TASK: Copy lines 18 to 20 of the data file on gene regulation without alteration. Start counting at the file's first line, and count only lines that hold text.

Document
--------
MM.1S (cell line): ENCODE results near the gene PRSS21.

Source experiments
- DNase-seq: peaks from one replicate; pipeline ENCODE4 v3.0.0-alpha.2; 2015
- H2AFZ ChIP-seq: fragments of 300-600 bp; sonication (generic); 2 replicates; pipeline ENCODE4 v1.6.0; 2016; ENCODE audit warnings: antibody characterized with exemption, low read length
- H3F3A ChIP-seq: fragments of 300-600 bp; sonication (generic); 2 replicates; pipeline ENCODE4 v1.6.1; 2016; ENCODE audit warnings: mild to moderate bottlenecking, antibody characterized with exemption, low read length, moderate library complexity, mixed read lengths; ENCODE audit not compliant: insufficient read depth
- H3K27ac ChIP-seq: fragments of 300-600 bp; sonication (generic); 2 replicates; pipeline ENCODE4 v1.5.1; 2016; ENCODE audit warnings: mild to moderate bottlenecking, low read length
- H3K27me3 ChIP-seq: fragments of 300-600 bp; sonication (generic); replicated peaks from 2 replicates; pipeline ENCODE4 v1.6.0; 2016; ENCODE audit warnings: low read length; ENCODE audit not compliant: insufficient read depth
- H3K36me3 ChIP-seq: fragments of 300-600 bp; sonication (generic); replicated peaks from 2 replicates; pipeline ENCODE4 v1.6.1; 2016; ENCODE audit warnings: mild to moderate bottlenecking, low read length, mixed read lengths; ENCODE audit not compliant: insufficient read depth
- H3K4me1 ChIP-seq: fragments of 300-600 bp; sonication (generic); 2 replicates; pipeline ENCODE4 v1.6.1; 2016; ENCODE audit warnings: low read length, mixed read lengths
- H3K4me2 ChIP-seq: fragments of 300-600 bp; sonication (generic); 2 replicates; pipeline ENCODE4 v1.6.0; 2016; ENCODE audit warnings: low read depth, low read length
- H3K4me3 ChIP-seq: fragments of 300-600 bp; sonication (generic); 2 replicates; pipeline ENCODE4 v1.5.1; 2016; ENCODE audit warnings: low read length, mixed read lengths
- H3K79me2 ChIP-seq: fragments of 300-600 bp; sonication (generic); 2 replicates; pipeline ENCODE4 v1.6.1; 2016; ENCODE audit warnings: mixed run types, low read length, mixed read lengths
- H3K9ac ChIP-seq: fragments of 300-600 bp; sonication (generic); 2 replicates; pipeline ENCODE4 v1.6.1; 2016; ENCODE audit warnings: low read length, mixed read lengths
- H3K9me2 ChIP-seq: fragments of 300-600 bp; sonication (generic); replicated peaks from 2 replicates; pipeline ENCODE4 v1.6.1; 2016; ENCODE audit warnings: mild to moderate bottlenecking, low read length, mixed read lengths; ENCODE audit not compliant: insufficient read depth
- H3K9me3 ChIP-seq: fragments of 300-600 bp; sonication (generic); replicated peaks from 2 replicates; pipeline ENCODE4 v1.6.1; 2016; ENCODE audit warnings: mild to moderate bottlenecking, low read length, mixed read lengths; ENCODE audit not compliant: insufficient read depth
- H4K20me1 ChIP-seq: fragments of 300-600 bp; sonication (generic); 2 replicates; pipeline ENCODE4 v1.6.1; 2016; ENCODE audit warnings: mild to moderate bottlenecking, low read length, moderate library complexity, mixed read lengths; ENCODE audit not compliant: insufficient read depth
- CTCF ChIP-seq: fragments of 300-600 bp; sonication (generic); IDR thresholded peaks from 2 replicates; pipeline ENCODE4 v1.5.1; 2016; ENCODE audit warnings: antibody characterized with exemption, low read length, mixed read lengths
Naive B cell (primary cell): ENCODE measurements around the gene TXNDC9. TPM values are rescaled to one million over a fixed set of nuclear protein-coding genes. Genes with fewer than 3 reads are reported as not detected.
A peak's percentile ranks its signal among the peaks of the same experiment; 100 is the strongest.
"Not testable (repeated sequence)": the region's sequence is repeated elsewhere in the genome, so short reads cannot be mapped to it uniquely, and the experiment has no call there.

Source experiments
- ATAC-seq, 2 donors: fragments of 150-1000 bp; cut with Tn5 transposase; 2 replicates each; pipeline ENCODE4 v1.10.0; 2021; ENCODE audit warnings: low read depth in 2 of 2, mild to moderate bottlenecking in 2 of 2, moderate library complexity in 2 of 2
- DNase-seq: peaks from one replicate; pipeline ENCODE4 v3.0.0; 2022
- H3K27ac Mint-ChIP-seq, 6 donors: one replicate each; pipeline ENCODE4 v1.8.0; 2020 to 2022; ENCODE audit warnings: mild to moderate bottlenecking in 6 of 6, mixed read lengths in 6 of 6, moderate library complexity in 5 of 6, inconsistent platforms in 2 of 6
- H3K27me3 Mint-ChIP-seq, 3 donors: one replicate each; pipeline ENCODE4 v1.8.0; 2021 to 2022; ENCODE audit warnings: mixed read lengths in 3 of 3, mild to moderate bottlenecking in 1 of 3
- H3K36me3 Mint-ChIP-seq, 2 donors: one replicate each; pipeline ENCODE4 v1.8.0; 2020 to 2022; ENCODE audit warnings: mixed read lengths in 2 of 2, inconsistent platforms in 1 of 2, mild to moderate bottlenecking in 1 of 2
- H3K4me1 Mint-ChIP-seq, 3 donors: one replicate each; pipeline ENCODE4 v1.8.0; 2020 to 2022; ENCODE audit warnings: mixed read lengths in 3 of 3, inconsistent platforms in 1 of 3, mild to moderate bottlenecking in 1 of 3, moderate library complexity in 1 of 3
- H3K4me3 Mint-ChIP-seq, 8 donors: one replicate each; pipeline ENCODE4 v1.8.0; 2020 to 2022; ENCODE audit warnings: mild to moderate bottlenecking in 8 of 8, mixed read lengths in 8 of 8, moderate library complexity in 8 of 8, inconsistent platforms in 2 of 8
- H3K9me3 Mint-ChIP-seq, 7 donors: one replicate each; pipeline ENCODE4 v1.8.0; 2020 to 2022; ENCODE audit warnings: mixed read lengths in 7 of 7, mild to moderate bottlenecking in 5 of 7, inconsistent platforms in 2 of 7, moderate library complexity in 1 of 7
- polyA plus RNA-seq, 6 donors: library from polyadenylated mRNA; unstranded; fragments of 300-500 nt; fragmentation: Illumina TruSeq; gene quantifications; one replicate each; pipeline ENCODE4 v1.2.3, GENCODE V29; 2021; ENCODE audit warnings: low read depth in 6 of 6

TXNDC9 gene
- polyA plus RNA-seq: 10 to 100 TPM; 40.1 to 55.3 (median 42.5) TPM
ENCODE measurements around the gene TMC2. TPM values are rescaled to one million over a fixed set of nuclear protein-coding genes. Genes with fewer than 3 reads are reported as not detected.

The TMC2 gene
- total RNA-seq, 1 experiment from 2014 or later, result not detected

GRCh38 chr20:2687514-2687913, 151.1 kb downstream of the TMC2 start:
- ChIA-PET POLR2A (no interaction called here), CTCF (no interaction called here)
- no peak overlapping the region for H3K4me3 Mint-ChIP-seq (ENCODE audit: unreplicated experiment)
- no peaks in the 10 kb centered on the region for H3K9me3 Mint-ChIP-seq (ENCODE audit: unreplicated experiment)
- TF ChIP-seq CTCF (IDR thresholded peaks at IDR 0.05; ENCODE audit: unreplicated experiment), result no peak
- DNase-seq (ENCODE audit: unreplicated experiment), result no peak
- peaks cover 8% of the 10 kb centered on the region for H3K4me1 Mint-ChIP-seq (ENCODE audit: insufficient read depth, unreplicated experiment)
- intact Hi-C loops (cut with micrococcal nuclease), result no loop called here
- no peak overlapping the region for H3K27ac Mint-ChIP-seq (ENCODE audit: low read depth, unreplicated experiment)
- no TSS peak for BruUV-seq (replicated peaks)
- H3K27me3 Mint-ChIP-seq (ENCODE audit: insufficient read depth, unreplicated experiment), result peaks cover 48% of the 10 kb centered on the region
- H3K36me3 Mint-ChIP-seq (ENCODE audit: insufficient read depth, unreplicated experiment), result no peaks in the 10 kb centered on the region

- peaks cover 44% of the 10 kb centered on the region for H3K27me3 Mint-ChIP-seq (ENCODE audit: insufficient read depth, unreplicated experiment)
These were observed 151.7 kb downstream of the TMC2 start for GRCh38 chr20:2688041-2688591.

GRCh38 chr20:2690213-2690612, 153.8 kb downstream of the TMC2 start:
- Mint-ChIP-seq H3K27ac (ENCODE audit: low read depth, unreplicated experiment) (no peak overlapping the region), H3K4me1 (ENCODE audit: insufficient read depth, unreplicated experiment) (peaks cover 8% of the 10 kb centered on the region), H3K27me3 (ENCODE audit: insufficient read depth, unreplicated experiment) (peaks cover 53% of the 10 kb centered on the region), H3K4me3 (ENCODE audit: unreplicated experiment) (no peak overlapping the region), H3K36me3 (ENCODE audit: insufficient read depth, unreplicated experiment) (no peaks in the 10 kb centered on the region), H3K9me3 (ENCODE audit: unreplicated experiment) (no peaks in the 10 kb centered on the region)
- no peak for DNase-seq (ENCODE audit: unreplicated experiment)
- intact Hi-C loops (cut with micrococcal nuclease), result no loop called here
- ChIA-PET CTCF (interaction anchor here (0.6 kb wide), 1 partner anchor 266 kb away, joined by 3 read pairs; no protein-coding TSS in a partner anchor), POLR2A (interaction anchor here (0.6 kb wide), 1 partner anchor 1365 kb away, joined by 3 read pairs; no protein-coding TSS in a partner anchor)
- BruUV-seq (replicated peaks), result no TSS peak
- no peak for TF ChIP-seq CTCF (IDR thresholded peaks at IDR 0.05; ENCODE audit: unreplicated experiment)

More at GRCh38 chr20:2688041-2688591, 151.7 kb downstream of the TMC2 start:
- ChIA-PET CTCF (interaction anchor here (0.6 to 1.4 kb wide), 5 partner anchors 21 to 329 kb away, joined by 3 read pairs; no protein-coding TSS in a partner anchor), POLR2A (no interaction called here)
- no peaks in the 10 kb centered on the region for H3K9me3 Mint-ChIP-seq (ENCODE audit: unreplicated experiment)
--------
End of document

Naive B cell (primary cell): ENCODE measurements around the gene TXNDC9. TPM values are rescaled to one million over a fixed set of nuclear protein-coding genes. Genes with fewer than 3 reads are reported as not detected.
A peak's percentile ranks its signal among the peaks of the same experiment; 100 is the strongest.
"Not testable (repeated sequence)": the region's sequence is repeated elsewhere in the genome, so short reads cannot be mapped to it uniquely, and the experiment has no call there.